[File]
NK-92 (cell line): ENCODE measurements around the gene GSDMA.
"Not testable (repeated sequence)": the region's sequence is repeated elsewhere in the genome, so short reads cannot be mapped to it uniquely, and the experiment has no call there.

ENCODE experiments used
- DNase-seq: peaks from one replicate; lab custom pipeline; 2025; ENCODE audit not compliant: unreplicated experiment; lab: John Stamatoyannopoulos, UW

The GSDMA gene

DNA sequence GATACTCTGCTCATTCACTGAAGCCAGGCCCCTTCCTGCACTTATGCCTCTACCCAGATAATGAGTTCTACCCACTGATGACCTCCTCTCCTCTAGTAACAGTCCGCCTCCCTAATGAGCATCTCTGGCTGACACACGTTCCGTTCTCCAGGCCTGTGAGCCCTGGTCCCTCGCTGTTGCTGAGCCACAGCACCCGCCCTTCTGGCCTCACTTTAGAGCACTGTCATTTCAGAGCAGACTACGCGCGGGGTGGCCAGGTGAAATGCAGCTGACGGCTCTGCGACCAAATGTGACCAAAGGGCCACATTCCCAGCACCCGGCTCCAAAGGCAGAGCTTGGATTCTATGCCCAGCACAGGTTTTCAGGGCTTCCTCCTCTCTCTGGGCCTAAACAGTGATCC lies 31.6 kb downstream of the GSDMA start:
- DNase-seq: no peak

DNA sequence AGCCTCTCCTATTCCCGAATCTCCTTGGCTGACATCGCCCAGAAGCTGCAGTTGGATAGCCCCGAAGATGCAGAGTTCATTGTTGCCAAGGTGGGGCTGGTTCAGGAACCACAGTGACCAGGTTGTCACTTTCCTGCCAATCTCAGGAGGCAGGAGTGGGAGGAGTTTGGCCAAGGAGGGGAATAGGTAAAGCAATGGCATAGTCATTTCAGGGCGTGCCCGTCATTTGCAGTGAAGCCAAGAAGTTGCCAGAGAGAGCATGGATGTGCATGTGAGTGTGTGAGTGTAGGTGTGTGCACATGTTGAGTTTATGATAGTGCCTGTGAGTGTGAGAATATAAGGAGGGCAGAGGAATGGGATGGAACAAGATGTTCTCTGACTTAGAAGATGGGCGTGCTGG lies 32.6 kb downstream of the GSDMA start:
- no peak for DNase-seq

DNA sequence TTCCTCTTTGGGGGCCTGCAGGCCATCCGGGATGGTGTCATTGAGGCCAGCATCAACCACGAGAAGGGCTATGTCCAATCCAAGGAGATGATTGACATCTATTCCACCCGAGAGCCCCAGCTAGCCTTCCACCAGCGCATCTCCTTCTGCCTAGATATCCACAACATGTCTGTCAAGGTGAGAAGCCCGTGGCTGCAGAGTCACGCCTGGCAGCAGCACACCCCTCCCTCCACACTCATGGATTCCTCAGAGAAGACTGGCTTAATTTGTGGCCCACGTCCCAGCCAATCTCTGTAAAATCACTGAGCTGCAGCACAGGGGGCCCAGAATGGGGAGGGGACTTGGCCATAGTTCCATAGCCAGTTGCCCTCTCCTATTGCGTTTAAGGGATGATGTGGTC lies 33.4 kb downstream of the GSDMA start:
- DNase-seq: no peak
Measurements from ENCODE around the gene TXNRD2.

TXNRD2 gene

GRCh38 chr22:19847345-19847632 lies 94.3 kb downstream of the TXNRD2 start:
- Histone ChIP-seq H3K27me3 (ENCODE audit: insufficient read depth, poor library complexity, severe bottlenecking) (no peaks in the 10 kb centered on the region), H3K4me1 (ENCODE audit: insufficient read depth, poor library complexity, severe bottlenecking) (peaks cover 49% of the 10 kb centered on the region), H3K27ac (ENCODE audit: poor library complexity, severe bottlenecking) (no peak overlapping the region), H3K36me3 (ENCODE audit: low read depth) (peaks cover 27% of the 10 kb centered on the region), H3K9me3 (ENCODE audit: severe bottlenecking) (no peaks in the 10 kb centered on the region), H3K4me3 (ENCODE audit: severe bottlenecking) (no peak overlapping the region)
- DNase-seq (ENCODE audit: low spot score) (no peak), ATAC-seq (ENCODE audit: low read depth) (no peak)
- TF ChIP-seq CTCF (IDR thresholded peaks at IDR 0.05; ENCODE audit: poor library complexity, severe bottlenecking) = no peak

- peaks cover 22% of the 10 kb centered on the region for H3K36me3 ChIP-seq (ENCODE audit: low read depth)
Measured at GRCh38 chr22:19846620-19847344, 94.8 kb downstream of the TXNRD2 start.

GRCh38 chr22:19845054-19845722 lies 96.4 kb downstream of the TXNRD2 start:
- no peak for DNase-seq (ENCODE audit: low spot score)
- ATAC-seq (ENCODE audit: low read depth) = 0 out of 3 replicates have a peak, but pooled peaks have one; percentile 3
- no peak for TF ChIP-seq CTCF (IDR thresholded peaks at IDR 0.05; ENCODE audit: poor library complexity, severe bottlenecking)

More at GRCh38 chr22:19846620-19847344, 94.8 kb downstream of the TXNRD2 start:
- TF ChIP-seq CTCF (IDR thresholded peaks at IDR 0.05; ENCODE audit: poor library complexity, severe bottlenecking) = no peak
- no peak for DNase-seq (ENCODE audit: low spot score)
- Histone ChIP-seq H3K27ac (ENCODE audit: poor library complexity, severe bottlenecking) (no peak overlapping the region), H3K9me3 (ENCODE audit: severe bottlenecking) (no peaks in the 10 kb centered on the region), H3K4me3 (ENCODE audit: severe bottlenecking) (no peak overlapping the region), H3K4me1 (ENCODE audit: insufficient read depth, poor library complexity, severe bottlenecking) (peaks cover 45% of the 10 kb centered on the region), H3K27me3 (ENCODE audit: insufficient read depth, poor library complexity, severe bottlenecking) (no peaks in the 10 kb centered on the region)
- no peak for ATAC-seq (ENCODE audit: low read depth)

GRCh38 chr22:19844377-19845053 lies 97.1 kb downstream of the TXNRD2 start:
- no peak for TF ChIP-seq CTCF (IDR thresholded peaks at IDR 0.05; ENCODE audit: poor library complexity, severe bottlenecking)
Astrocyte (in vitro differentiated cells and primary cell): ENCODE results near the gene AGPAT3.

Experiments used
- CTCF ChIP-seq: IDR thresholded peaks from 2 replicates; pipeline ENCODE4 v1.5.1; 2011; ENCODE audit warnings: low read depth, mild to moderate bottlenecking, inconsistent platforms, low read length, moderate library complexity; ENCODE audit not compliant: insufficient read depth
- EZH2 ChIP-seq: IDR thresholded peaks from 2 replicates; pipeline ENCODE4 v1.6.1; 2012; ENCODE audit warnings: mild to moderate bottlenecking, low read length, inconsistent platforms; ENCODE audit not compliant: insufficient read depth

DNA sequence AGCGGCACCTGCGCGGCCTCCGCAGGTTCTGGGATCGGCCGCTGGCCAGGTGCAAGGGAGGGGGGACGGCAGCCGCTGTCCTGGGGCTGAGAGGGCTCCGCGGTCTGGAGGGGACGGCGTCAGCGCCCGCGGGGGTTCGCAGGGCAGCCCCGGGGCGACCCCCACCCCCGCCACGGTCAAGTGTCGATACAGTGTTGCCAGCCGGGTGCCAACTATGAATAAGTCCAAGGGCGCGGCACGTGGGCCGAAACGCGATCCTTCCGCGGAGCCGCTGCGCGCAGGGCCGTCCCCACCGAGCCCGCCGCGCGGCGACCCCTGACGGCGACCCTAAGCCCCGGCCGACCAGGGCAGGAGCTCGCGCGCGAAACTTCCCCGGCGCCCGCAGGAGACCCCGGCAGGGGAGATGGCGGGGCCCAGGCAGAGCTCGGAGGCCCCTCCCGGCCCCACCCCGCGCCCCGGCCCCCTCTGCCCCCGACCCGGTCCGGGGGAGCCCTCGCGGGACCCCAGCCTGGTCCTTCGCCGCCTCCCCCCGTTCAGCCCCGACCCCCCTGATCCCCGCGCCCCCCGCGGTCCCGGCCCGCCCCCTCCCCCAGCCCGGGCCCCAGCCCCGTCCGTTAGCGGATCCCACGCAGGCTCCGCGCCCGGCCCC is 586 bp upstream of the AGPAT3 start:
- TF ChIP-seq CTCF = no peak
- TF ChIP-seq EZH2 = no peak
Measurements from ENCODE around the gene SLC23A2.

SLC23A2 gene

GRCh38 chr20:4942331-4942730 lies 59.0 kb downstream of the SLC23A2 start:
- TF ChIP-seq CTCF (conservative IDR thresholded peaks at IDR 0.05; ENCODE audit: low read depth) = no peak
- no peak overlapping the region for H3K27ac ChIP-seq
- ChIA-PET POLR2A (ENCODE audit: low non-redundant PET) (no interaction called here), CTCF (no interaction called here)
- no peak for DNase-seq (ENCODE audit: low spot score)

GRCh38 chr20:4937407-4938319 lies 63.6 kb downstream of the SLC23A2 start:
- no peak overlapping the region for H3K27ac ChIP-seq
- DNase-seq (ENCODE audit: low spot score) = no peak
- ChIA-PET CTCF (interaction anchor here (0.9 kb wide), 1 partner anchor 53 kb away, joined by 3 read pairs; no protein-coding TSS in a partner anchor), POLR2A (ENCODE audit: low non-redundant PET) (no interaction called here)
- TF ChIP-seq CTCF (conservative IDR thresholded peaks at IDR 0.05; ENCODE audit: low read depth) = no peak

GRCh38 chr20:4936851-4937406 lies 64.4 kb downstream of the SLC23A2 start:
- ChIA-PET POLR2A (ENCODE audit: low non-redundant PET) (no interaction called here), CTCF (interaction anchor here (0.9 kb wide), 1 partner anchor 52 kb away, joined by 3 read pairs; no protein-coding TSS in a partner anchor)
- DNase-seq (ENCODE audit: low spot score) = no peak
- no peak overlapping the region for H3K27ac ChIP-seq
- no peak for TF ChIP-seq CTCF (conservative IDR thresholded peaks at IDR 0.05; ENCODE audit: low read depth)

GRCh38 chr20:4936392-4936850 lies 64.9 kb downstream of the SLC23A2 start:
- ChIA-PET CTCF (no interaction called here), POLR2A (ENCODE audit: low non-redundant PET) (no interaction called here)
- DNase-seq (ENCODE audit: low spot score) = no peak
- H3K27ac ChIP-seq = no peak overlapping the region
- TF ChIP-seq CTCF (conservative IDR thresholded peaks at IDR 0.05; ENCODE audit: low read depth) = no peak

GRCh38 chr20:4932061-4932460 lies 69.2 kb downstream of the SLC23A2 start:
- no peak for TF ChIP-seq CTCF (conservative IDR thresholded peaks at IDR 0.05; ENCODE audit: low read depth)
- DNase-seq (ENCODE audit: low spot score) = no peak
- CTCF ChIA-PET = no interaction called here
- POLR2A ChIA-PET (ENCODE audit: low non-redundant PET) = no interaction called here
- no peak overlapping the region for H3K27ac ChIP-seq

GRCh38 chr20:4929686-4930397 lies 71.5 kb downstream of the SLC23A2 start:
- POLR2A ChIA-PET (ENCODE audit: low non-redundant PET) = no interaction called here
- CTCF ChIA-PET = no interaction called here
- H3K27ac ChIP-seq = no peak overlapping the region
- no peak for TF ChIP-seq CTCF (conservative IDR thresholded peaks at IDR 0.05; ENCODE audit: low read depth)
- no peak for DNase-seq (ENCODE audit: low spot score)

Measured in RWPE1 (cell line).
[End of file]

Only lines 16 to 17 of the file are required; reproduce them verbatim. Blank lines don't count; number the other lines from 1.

- DNase-seq (ENCODE audit: low spot score) (no peak), ATAC-seq (ENCODE audit: low read depth) (no peak)
- TF ChIP-seq CTCF (IDR thresholded peaks at IDR 0.05; ENCODE audit: poor library complexity, severe bottlenecking) = no peak